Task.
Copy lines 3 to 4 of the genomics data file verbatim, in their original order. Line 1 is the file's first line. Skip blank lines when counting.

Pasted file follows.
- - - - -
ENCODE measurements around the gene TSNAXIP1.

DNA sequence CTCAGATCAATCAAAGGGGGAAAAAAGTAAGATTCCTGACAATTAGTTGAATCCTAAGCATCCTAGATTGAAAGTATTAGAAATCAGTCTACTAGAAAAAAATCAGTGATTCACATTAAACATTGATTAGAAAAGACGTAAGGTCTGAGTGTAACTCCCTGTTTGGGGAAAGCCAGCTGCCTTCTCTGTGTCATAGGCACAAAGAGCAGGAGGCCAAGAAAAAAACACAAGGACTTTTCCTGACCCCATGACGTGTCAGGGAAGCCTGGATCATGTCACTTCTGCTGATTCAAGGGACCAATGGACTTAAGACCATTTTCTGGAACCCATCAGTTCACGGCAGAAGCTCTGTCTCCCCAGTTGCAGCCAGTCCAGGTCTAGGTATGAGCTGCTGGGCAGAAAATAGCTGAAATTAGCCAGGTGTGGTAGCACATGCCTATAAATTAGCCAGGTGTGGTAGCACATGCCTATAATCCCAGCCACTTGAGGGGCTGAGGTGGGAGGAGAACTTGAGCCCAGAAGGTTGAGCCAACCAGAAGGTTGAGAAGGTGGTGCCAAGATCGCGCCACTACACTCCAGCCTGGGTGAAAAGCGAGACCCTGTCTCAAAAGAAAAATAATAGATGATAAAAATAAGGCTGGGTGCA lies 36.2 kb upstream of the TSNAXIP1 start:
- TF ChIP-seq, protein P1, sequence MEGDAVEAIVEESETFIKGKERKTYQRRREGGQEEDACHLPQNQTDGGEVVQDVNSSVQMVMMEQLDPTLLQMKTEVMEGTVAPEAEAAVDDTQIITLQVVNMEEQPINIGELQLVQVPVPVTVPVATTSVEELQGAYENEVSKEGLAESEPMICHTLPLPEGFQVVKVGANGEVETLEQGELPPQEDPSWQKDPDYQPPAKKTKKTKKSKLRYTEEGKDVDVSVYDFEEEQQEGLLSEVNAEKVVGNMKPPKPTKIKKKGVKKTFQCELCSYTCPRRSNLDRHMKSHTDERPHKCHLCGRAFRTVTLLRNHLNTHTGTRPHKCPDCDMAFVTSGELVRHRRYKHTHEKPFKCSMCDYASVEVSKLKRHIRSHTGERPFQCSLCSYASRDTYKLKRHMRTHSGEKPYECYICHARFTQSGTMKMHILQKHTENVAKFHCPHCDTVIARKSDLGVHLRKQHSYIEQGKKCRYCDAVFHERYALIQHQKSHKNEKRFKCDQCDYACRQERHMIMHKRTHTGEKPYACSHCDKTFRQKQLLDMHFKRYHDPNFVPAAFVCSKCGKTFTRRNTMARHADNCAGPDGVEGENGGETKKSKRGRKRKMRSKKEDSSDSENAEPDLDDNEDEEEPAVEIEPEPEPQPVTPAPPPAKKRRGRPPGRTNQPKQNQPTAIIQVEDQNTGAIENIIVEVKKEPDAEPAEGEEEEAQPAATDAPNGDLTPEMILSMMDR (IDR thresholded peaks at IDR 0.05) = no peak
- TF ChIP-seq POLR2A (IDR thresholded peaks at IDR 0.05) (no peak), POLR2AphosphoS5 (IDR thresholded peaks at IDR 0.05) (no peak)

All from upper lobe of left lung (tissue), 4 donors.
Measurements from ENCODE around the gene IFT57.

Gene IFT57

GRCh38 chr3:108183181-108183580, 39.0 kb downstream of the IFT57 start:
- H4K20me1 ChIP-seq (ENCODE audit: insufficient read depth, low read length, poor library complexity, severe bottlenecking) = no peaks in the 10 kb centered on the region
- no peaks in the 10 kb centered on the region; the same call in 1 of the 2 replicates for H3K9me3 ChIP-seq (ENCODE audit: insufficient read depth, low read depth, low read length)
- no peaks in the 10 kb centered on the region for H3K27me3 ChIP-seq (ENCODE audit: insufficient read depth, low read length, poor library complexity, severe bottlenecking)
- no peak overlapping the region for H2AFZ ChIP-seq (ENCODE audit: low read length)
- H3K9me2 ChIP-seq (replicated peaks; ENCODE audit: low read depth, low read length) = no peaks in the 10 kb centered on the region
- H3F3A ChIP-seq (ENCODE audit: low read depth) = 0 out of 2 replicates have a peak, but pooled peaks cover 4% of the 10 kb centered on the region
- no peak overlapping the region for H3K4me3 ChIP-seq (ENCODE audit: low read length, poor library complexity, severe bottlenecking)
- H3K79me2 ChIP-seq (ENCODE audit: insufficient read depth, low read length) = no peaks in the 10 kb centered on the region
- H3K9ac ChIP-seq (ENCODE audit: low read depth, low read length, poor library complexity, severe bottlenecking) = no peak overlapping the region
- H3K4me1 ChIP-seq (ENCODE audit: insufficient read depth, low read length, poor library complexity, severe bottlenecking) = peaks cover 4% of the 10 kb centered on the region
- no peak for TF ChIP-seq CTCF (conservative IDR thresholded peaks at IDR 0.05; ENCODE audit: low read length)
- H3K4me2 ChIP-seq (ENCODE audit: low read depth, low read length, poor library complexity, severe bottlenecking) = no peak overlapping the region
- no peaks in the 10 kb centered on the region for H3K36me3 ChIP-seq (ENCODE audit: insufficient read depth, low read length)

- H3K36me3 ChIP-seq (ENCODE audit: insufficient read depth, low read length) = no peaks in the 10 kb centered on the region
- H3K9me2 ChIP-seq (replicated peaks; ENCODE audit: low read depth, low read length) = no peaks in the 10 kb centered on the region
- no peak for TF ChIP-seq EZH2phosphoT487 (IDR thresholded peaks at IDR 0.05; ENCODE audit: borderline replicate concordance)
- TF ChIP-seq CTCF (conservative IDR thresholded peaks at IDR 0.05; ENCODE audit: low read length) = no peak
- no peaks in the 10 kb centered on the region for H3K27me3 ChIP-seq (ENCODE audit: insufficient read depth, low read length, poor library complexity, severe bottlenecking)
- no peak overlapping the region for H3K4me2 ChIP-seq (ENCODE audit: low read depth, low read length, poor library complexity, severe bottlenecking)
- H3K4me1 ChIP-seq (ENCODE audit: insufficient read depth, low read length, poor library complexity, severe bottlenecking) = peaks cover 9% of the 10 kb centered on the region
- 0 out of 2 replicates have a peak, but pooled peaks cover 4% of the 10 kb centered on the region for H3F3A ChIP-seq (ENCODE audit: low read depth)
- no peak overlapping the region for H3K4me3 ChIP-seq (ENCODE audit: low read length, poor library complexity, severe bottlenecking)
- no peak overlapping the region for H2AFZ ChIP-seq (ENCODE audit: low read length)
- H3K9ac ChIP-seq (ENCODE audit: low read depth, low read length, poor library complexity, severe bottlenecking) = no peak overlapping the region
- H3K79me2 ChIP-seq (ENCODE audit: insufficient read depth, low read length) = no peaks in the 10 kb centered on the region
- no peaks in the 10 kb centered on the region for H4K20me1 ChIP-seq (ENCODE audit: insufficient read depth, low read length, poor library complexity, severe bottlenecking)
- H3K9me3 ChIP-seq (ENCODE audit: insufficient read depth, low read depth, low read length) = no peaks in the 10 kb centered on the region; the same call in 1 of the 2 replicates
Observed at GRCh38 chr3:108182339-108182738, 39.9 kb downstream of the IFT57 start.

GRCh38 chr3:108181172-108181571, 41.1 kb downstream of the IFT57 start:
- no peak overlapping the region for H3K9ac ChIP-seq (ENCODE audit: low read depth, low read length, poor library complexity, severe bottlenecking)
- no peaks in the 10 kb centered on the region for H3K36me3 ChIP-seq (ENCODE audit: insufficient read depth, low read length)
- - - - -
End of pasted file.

- TF ChIP-seq, protein P1, sequence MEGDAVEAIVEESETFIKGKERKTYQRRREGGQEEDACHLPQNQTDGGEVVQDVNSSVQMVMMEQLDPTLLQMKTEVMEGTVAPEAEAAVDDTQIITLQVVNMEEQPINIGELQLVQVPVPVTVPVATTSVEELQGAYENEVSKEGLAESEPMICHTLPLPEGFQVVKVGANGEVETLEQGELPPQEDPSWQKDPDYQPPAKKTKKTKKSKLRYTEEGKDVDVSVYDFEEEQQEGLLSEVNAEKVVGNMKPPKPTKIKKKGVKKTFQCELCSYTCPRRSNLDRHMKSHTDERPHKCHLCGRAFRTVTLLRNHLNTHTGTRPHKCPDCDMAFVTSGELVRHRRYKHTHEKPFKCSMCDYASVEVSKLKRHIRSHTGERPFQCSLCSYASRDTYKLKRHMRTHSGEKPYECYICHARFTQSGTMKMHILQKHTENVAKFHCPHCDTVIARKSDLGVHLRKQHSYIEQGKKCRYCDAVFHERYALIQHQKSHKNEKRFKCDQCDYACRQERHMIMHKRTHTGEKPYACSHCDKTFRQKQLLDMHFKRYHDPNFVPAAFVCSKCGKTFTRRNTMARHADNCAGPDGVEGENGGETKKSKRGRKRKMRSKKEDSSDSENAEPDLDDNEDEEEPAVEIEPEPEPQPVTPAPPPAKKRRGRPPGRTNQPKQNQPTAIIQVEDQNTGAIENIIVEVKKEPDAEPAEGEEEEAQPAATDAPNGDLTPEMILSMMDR (IDR thresholded peaks at IDR 0.05) = no peak
- TF ChIP-seq POLR2A (IDR thresholded peaks at IDR 0.05) (no peak), POLR2AphosphoS5 (IDR thresholded peaks at IDR 0.05) (no peak)